I’ve never been one to turn down free money, so when Chapel Hill Public Library director Susan Brown proposed changing the library’s Internet policy to block access to certain sites in exchange for becoming eligible for spending federal grants on technology, the tradeoff seemed reasonable. But she took ill the day she was to present the idea to Town Council, and the item had to be postponed until January.
The delay has allowed time for more questions to surface and congeal into a moral dilemma.
The library recommends using software to block access to website content that is obscene, harmful to minors or illegal (such as child pornography sites, and I’m concerned about what kind of Google ads will appear on my computer now that I’ve searched to learn whether those sites are illegal). At present, the library offers uncensored access to the Internet throughout the building, and this renders the town ineligible to spend some $235,000 in federal funds it has received in the past year on buying technology that could connect to the Internet because the policy does not comply with the Children’s Internet Protection Act (CIPA).
Council last reviewed the library’s Internet policy in 2004 and opted for the unfiltered access it enjoys today.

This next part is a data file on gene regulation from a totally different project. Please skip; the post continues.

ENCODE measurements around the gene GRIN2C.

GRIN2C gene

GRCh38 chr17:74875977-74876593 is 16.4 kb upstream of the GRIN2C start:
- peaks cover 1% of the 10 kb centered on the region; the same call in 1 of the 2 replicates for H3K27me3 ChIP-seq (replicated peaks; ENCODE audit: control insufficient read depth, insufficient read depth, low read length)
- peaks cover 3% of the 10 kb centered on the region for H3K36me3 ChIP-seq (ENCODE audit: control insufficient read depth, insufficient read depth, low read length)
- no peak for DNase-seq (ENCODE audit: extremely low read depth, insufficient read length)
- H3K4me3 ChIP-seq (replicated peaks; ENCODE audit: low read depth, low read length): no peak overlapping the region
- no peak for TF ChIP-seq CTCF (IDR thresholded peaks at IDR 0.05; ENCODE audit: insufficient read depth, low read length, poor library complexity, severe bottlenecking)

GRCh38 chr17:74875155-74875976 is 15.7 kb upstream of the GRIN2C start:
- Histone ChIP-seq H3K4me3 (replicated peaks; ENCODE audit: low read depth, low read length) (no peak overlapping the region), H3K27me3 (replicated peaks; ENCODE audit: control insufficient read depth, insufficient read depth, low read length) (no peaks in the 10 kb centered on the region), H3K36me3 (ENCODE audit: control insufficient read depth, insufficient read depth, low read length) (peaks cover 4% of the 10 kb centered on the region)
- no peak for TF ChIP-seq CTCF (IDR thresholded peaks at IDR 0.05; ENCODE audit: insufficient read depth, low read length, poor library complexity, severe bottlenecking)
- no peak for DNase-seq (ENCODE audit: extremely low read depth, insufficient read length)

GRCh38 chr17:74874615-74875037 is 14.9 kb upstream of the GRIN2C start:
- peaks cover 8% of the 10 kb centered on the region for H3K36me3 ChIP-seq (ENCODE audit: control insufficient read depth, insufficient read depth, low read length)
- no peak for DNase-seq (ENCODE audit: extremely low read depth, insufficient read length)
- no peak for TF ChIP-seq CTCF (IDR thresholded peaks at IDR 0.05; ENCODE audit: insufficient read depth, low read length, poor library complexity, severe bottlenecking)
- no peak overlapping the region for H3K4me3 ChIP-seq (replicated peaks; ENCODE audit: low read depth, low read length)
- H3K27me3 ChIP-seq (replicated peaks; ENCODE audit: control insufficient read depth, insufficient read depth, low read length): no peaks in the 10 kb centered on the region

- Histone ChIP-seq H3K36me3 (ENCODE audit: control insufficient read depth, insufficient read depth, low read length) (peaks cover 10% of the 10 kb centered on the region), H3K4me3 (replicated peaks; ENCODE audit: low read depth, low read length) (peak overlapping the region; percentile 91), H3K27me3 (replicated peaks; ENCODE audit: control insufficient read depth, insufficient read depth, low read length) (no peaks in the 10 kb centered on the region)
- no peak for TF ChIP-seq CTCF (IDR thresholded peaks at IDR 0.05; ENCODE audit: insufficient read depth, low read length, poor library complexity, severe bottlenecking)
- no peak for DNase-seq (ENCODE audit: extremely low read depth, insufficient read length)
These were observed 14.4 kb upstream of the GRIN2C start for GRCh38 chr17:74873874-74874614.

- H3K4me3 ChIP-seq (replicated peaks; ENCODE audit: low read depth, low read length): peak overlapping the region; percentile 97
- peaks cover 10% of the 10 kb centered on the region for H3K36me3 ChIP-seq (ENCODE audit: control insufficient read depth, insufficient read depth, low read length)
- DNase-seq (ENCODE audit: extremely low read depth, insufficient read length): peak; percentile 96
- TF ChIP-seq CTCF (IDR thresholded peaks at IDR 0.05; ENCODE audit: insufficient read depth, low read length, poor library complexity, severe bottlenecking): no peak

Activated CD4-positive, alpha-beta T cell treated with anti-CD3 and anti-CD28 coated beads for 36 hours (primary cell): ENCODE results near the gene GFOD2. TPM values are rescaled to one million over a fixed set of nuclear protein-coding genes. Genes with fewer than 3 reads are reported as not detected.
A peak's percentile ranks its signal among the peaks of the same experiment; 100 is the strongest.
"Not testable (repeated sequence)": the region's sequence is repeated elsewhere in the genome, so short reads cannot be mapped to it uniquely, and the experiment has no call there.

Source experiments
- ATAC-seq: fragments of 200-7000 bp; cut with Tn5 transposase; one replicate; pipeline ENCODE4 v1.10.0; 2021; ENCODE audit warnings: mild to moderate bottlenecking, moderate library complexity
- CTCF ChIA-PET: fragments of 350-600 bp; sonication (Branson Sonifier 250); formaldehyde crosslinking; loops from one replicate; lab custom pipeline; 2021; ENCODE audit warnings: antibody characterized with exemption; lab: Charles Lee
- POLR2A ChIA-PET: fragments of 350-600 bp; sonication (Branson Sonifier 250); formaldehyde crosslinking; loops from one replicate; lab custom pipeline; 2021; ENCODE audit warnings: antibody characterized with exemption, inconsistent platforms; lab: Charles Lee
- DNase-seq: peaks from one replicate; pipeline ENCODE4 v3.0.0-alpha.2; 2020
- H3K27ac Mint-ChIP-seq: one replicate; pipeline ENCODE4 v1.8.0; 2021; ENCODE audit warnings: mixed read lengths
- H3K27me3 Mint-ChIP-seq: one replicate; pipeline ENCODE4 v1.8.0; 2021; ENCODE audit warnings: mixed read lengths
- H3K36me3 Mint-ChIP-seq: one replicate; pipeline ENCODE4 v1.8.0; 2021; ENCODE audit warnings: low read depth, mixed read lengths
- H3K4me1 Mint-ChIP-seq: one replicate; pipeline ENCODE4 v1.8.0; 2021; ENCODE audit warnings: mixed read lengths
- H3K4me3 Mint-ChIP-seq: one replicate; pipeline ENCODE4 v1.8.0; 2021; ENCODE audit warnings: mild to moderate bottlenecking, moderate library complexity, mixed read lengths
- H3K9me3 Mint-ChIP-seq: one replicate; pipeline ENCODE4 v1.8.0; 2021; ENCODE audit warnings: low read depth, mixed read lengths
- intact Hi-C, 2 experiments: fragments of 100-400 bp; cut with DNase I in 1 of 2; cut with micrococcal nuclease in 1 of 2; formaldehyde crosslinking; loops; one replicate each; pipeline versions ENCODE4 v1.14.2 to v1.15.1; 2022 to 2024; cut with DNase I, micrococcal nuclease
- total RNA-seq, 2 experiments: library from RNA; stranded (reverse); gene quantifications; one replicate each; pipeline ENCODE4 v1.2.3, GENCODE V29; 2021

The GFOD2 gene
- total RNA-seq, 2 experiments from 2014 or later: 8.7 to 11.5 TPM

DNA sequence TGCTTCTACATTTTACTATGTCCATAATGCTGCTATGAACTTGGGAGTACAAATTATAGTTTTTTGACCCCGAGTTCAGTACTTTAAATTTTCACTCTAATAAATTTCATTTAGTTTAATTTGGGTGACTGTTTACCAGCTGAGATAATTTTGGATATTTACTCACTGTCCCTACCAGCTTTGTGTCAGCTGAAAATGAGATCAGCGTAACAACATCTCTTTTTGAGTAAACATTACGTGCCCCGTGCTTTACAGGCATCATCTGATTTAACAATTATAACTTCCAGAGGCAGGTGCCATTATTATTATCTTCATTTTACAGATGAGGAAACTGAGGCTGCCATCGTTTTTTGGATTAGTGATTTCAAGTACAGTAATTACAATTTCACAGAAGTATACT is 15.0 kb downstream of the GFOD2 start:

But the flip side of that freedom means that kids who are closely supervised at home may be able to use the library computers to view content their parents would rather they not see. Librarians have to make those judgment calls and be the enforcers. The ick factor kicks in when librarians have to “intervene” with adult patrons who view inappropriate sites.
From that perspective, investing in blocking software makes sense. But what about the teenager who wants to find out about sexually transmitted diseases or pregnancy or homosexuality and can’t do so on the family computer at home, nor the school computer? What about adults who may not have access to a home computer but want to learn about erectile dysfunction or breastfeeding? Would those sites be blocked?
And what about Chapel Hill’s reputation as a liberal bubble?
Providing library staff are healthy, the matter will come back to council at the first business meeting in January. Brown and her staff will be available to answer questions such as: How frequently do librarians have to “intervene” with a child or adult patron? Who decides what content should be blocked? Would a library staff member be able to tweak the software to block content the staff member finds objectionable based on political or religious beliefs?
The issue deserves careful thought. Is the price we have to pay for free money worth it?
— Nancy Oates